As President Donald Trump openly hoped for “packed churches” on Easter Sunday, April 12, and a signal of a reopened economy, Gov. Andy Beshear announced further restrictions on Kentucky businesses to stop the spread of the coronavirus.
Beshear said Tuesday that he would order all non-life-sustaining business to close to in-person traffic on Thursday, and even for those that sustain life, “We are going to mandate the type of social distance that we have to see out there to protect our people.”
Beshear’s order, and those of most other governors, runs against a line of thought among some business executives and economists that social distancing and the restrictions it requires will cause irreparable economic damage, and that restrictions need to be relaxed, perhaps by geography.
Health experts say it’s too early to change course, but Trump adopted the line of thought in an interview Tuesday with Fox News, saying he “would love to have the country opened up, and just raring to go, by Easter. . . . You’ll have packed churches all over our country. I think it would be a beautiful time. And it’s just about the timeline that I think is right.”
He added, “Now, people are gonna have to practice all of the social distancing . . . but we have to get our country back to work.”
Governors have more public-health powers than presidents to fight pandemics, but there has been tension and finger-pointing between some states and the Trump administration about their roles and performance. Beshear has steered clear of remarks about Trump, who is popular in Kentucky, but no more.
Asked at his daily press conference about Trump’s remarks, Beshear shook his head as he recounted Trump’s mention of large crowds, and alluded to health experts’ fear that easing up too early could lead to a resurgence of the covid-19 disease caused by the virus.
“We’ve got to be ready to do what it takes to defeat the coronavirus on the very first try,” Beshear said. “My son Will was supposed to be baptized in his church this Easter . . . He said, ‘Dad if it helps other people I can wait.’ All of us have to be ready to wait however long it takes, if it helps other people.”
Earlier in the press conference, Beshear noted that Monday had seen 100 deaths from covid-19 in the U.S., a record, and that Tuesday saw a record number of new cases in Kentucky, 39, for a total of 163.
Continuing his comments on Trump, the governor said, “We are just seeing the escalation of this virus, and to suggest that there is a short duration we can almost promise people is not something we should be doing.”
As Beshear spoke, Trump was holding his own daily press conference, and taking a softer line than he had earlier in the day. It followed a meeting with experts including Dr. Anthony Fauci, director of the National Institute for Allergies and Infectious Diseases.
“Our decision will be based on hard data and facts,” he said. Asked what metrics he would apply, he said, “I will be guided very much by Doctor Fauci” and other professionals.
Fauci said, “You could look at a date but you want to be very flexible. . . . The country is a big country, and there are areas of the country … that we really need to know more about.”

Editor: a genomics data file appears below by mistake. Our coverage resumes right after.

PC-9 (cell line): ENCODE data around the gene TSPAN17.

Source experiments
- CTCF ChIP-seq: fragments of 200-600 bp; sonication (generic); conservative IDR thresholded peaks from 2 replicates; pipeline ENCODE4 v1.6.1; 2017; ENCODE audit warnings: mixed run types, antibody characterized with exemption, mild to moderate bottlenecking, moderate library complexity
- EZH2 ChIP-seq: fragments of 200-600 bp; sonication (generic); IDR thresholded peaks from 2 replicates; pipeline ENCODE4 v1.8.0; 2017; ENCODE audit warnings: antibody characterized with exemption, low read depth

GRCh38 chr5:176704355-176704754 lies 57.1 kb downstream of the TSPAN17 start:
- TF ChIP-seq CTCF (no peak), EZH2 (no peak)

One of those is Kentucky, where testing for covid-19 is not widespread because the state is short of the personal protective equipment that is needed by people who administer the tests.
Alluding to an earlier Trump remark, that states should work to find such supplies, Beshear said Kentucky was outbid for one order by the Federal Emergency Management Agency.
“An order that we had the other day, FEMA came in and bought it, all, out from under us,” Beshear said. “It is a challenge that the federal governments says, ‘States, you need to go out and find your supply chain,’ and then the federal government ends up buying from that supply chain.”
FEMA Administrator Pete Gaynor said Tuesday morning that the agency was invoking the Defense Production Act to allocate testing kits and masks, but at his press conference, Trump said the use of the law wasn’t needed. He has been wary of using the law, which some see as a nationalization of private industry.
Later, FEMA spokeswoman Lizzie Litzow said, “At the last minute we were able to procure the test kits from the private market without evoking the DPA.” But she said use of it for masks was “still being worked through.”
Personal protective equipment is also needed at hospitals, which fear being overwhelmed by covid-19 cases. Governors and health experts say social distancing and other restrictions are need to “flatten the curve” of the outbreak so the health-care system can handle it.
“We’ve got to be ready,” Beshear said. “These are the lives of our parents and our grandparents. This is a significant outbreak that we’re having, and we’re all sacrificing so much. He noted the job and business losses being suffered by the restrictions he and other governors have imposed.
“We’re putting the lives of people ahead of our economy,” Beshear said. “We’re putting the lives of our people first. We’re putting the lives of people ahead of our financial security . . . After what we’ve asked you to do, let’s make sure we defeat this virus, and we don’t just set a random number of days, and then stop what we’re doing, and it results in a threat to the life of so many Kentuckians.”
Kentucky Health News is an independent news service of the Institute for Rural Journalism and Community Issues, based in the School of Journalism and Media at the University of Kentucky, with support from the Foundation for a Healthy Kentucky.